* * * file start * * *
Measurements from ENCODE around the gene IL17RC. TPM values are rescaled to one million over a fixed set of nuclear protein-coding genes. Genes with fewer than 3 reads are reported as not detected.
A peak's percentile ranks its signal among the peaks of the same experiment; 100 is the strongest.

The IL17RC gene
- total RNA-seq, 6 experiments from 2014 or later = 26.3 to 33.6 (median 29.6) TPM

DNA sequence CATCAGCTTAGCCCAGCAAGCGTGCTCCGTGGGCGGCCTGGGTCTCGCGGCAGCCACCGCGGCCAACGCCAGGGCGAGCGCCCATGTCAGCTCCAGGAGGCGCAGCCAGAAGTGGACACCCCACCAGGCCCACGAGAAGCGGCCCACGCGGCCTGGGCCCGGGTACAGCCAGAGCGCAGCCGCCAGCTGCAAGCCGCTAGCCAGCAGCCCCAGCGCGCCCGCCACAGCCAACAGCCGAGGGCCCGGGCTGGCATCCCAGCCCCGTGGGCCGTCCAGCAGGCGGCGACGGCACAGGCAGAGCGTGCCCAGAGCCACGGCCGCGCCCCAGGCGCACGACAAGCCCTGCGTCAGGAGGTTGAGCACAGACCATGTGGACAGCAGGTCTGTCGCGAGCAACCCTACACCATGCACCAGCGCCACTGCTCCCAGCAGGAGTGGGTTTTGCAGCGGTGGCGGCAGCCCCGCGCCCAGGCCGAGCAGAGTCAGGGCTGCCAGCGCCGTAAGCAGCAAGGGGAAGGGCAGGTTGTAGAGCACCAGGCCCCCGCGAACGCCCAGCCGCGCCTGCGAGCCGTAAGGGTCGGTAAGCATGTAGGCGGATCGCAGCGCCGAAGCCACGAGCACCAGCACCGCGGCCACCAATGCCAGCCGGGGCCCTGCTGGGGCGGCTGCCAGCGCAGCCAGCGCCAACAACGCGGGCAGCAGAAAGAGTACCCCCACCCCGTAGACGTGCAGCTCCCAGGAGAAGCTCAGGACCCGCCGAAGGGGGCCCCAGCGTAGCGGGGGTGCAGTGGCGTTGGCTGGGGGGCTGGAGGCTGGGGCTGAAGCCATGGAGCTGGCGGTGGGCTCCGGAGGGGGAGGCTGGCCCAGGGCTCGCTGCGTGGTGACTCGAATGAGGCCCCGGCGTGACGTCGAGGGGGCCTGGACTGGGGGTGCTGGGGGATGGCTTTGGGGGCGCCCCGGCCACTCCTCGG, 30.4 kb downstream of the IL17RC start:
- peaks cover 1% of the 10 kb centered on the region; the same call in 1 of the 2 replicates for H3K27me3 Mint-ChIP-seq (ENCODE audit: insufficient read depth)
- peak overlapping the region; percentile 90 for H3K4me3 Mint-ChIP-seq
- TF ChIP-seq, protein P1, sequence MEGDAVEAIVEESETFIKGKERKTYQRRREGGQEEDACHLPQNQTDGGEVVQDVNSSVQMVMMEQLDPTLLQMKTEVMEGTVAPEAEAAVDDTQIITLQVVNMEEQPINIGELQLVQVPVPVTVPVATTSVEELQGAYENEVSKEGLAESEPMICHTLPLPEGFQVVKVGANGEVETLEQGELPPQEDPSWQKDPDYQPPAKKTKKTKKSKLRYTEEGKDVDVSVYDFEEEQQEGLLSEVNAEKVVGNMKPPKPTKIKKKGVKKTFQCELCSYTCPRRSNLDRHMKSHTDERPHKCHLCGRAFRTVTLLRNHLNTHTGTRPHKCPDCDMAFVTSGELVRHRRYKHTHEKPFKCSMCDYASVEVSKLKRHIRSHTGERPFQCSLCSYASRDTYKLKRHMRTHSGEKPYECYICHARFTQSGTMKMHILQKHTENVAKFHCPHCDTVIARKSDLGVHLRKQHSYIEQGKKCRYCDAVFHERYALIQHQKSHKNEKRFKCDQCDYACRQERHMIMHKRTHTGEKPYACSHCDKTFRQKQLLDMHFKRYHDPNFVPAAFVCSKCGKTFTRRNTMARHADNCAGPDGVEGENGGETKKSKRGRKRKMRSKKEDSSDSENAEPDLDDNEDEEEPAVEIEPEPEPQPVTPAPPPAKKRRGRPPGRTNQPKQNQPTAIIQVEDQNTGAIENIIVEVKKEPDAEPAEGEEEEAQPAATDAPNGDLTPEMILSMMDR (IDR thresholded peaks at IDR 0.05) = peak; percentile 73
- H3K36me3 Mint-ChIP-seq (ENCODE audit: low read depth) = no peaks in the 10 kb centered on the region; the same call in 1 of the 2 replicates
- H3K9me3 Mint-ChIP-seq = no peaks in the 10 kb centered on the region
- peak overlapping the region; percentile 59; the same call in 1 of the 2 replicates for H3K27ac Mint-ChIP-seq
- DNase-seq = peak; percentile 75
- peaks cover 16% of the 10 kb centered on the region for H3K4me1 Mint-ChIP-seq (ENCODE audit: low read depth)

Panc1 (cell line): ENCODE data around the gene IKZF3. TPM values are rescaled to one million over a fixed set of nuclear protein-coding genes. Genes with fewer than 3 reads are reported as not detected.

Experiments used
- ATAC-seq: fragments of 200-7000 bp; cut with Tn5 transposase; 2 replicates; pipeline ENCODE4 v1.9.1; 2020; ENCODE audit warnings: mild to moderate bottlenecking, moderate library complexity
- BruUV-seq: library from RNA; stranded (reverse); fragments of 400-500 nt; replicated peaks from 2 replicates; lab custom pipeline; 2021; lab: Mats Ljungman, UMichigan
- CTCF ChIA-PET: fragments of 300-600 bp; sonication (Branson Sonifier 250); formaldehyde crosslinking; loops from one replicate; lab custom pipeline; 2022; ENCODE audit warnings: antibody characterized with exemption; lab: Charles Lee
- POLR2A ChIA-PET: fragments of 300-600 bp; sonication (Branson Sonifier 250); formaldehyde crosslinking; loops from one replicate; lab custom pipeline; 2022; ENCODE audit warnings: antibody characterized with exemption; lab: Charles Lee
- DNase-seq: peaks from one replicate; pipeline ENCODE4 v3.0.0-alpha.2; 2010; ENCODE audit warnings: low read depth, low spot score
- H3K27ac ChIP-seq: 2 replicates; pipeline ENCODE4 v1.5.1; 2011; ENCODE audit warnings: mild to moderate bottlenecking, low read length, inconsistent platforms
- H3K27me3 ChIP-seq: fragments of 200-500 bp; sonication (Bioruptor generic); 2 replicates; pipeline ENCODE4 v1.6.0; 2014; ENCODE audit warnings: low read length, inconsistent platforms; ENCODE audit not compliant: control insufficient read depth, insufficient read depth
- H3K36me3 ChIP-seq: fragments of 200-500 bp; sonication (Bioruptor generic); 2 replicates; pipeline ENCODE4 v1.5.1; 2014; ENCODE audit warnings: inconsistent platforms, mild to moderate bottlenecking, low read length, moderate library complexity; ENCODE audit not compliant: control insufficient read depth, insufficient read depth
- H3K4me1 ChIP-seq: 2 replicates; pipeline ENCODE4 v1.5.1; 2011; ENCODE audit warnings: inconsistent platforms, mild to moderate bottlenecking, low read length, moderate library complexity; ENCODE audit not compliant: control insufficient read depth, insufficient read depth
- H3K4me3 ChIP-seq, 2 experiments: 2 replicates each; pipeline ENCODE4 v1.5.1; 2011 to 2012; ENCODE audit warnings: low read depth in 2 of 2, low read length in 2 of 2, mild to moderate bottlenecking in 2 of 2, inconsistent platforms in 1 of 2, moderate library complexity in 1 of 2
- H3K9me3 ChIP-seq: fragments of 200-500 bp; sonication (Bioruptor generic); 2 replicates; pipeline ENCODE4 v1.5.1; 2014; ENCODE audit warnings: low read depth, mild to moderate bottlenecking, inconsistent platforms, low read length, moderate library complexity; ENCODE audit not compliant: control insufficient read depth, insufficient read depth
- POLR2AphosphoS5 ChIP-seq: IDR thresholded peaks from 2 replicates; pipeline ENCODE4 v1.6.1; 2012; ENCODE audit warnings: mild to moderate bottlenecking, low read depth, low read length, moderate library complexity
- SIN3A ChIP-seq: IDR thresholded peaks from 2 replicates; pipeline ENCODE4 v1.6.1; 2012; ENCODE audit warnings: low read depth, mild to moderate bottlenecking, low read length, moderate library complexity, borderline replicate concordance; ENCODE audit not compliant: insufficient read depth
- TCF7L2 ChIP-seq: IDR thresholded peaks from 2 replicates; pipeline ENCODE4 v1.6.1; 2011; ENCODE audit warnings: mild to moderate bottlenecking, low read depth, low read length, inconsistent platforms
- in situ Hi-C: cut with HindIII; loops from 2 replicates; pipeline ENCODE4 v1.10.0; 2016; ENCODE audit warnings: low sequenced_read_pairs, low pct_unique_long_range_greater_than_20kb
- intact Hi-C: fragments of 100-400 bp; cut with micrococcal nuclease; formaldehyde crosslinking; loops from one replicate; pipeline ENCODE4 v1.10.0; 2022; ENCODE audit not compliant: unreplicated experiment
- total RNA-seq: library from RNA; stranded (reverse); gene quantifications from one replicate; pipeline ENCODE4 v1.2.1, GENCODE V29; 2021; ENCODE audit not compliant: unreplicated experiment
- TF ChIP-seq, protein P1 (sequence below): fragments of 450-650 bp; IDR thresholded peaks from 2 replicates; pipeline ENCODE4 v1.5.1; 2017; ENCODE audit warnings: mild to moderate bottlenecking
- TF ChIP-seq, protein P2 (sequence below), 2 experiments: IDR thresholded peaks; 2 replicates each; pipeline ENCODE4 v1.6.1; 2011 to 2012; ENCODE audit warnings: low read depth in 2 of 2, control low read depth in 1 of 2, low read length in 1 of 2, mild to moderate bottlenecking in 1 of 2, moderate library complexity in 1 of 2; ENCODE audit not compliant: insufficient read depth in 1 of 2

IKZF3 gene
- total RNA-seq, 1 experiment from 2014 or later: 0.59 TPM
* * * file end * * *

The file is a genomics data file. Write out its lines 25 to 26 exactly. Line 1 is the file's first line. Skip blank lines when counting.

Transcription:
- H3K4me3 ChIP-seq, 2 experiments: 2 replicates each; pipeline ENCODE4 v1.5.1; 2011 to 2012; ENCODE audit warnings: low read depth in 2 of 2, low read length in 2 of 2, mild to moderate bottlenecking in 2 of 2, inconsistent platforms in 1 of 2, moderate library complexity in 1 of 2
- H3K9me3 ChIP-seq: fragments of 200-500 bp; sonication (Bioruptor generic); 2 replicates; pipeline ENCODE4 v1.5.1; 2014; ENCODE audit warnings: low read depth, mild to moderate bottlenecking, inconsistent platforms, low read length, moderate library complexity; ENCODE audit not compliant: control insufficient read depth, insufficient read depth